Nikos Konstandaras NIKOS KONSTANDARAS

Europe’s walls and Italy

COMMENT

TAGS: Politics

Great fortresses do not fall at the first attack. At some point, however, the walls begin to fray and new holes keep opening, the defenders’ endurance runs out and the attackers take strength from the smell of blood. Then, a gate somewhere will be forgotten, left unlocked, and the enemy will suddenly be inside the walls. In this way, a coalition government between two Italian parties that are ready to challenge core European Union rules and practices will show whether the Union still has reserves of strength or whether decay and fragmentation are inevitable.

Watching from Greece, it seems inconceivable that politicians and voters in a country that is a founding member of the EU would try to repeat the spectacular failure of the Tsipras-Varoufakis campaign; and yet, the nascent coalition seems prepared to set terms to Italy’s partners, to threaten withdrawal from the eurozone, to demand the cancellation of 250 billion euros of government debt. But even more worrisome than the threat of blackmail is that those who will hold the fate of Europe’s third largest economy in their hands do not understand what happened in Greece.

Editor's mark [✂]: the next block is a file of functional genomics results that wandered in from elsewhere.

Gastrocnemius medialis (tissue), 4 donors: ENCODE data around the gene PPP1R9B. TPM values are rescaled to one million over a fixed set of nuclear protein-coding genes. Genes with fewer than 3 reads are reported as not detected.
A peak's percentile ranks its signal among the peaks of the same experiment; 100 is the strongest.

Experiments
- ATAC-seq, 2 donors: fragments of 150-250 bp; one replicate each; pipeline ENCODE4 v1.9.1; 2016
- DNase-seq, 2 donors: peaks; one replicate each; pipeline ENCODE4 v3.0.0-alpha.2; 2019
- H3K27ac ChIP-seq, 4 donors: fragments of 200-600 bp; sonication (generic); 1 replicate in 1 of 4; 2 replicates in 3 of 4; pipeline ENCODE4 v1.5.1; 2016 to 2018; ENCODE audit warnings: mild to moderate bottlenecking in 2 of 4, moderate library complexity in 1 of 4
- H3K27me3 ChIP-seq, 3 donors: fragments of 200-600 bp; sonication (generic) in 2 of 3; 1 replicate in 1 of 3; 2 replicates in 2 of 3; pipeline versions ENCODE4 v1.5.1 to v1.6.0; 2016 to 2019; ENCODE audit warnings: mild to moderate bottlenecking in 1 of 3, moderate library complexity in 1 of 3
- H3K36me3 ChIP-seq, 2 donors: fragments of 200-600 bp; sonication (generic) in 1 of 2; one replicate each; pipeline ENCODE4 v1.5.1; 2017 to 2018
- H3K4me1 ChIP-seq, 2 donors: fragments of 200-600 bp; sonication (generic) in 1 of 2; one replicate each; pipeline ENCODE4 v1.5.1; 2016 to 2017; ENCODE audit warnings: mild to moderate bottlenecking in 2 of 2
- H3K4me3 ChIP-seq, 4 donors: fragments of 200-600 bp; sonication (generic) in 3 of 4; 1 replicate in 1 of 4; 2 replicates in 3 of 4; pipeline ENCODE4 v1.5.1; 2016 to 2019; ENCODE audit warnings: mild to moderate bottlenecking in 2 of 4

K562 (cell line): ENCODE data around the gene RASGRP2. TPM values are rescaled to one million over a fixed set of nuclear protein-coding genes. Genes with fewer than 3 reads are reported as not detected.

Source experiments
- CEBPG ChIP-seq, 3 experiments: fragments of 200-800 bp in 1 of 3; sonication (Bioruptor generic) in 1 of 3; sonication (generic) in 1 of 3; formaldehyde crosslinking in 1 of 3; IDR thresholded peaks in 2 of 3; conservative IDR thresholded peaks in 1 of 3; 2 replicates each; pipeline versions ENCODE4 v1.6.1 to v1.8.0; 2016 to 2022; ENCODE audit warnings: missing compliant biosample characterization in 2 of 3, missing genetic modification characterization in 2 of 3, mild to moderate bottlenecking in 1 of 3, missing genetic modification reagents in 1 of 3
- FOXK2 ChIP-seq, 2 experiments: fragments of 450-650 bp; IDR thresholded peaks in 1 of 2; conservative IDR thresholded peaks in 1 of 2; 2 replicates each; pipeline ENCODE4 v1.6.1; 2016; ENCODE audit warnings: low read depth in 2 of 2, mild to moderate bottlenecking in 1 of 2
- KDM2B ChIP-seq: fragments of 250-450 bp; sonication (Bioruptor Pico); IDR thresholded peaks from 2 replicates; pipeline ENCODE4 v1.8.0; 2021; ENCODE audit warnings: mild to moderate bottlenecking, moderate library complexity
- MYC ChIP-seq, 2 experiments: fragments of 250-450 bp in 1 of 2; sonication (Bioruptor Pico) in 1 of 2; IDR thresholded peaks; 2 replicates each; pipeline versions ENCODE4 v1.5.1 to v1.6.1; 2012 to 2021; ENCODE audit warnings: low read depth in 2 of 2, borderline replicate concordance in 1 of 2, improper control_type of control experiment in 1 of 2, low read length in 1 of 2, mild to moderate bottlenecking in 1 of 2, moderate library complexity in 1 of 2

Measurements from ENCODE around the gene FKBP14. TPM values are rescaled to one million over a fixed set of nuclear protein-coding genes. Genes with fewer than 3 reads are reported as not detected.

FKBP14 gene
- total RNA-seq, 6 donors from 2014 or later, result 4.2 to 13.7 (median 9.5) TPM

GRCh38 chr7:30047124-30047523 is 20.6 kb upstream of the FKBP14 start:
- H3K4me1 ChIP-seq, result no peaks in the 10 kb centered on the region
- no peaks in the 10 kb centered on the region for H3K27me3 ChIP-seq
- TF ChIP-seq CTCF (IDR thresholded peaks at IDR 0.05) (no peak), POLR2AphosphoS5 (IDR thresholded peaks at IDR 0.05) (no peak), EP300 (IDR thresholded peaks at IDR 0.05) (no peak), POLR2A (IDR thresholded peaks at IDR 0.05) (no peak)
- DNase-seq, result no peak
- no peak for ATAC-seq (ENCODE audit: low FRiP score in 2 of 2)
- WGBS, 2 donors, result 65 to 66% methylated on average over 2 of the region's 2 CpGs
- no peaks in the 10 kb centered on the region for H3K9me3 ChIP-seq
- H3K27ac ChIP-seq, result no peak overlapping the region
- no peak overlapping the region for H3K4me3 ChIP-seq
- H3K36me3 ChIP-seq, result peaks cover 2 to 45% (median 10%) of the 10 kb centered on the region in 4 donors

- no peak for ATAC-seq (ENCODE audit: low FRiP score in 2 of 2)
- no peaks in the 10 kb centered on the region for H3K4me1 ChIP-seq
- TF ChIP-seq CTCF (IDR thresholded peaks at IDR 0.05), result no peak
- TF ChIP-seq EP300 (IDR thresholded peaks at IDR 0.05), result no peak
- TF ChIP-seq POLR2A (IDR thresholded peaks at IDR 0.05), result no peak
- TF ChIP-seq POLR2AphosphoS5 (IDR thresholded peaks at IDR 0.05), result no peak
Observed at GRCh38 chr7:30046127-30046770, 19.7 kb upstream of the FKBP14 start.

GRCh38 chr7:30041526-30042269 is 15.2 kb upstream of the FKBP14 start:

In Italy the debate swirls around the concept that the Europeans enslaved Greece. We don’t need to go into the details of the Greek crisis to see that the Five Star Movement and the League appear certain that they can achieve what the Greeks did not. They seem to think, also, that the Greek crisis would have been avoided if money had been piled on Greece without the country taking the steps needed to create a viable economy. Perhaps the Italian coalition’s thinkers are making their plans on the basis that Italy is big enough to frighten its partners with the thought of its hewing its own course – perhaps even leaving the eurozone.

This is where the major problem for Italy and the rest of Europe lies. Italy is indeed too big for the Eurosystem to survive its bankruptcy. If the coalition parties go ahead with their promises and at some point Italy finds itself outside the eurozone and, by extension, the European Stability Mechanism, then it will have only the International Monetary Fund to turn to for support. If the deep thinkers of the coalition really did follow developments in Greece, they would do all they could to avoid such a development. Unfortunately, though, when they look at Greece they see only what they wish to see – the same mistake that Tsipras and Varoufakis made.

It remains to be seen – after the Greek crisis, Brexit and the rise of nationalist populists in many countries – whether the fortress can survive more self-destructive extravaganzas.

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